Across the globe, digital payment methods are quickly eclipsing the faithful bank note. Mei Lee Quah, Associate Director at Frost & Sullivan, forecasts what the future will hold for the payments market.
Disruption in the payment space has gone into overdrive – and it’s only set to get faster. Instead of fumbling with cash, nowadays you can make a purchase with a few taps of a button or the swipe of a card. The payments market has been digitally disrupted and with the advent of disruptive fintechs, it seems innovation is showing no signs of slowing down in the sector.
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As Associate Director at Frost & Sullivan, Mei Lee Quah has had her finger on the pulse of the telecom and payments markets for years. “In this role, I mainly undertake market research and management consulting engagements for clients that are mostly telco or payment companies and regionally based conglomerates,” she explains. “What I like about this role is that I am able to meet, learn from and potentially influence the region’s best.”
With the rise of e-wallets and even biometric payments, the way we pay for our goods and services is almost unrecognisable from how it was almost a decade ago. Quah believes that further change is on the horizon. “A cashless future will be inevitable,” she predicts. “The trigger for the final transition to cashless will be when cash becomes too costly to supply and to accept. There are already indications that change is coming albeit slowly but surely.” There’s a falling supply and demand for cash: increasingly, banknote producers and mints are starting to consolidate and merchants are seeing the merits to cashless payments, shifting in favour of consumer demands. “The scales may tip in a new direction triggering the eventual exit of cash,” Quah notes.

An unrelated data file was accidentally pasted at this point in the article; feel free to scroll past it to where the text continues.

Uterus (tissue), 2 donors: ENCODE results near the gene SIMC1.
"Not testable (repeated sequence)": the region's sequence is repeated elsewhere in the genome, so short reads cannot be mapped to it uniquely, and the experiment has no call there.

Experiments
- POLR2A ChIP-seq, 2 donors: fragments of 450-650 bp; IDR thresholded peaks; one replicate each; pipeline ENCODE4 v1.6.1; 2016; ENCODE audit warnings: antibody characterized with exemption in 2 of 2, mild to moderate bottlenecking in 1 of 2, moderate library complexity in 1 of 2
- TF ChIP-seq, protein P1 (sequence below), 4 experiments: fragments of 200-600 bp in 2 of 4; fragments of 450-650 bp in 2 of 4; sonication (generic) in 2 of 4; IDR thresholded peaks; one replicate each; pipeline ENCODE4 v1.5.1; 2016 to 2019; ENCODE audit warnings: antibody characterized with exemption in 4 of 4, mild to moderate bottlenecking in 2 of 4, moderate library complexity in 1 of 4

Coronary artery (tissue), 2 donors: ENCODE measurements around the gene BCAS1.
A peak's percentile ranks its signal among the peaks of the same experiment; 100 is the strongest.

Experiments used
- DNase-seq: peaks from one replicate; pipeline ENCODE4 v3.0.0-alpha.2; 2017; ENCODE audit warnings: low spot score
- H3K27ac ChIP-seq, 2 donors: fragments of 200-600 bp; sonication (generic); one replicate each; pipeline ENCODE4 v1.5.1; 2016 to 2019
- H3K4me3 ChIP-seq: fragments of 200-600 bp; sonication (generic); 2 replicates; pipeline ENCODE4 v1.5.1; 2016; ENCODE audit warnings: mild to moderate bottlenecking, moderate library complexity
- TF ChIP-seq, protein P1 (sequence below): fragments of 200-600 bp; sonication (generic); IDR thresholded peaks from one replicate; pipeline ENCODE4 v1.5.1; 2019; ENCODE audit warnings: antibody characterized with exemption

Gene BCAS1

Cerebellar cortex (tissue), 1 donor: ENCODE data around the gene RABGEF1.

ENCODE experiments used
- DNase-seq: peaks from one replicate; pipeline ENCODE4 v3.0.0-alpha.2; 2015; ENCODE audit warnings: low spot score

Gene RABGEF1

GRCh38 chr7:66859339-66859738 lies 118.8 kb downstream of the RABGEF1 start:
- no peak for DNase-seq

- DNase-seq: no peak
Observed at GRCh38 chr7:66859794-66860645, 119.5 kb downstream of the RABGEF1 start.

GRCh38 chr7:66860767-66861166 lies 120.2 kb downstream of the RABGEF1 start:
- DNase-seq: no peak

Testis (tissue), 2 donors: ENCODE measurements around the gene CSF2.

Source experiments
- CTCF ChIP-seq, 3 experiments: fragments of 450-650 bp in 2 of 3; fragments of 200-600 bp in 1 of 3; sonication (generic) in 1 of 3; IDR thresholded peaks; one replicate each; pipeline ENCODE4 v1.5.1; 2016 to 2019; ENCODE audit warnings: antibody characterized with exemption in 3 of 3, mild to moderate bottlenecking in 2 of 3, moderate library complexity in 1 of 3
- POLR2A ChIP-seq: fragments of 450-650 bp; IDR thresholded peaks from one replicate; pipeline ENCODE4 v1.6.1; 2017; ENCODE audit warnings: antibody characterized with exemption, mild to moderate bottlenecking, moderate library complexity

Cashless payments are quickly becoming the norm in pockets around the globe. In China, for instance, the mobile payments market is expected to witness three-fold growth, with active mobile payment users doubling by 2023, according to Frost & Sullivan. Low credit card usage, the rising popularity of e-commerce coupled with a growing middle class are cited as the key accelerators of this national payment shift. Elsewhere, Sweden is often touted as one of the most cashless societies in existence, with cash being used in less than 20% of transactions in stores, according to Riksbank, Sweden’s central bank. In fact, as well as debit cards and mobile payments, more than 4,000 Swedes have implemented microchips in their hands, according to the New York Times, allowing them to buy a coffee with a wave of their hand.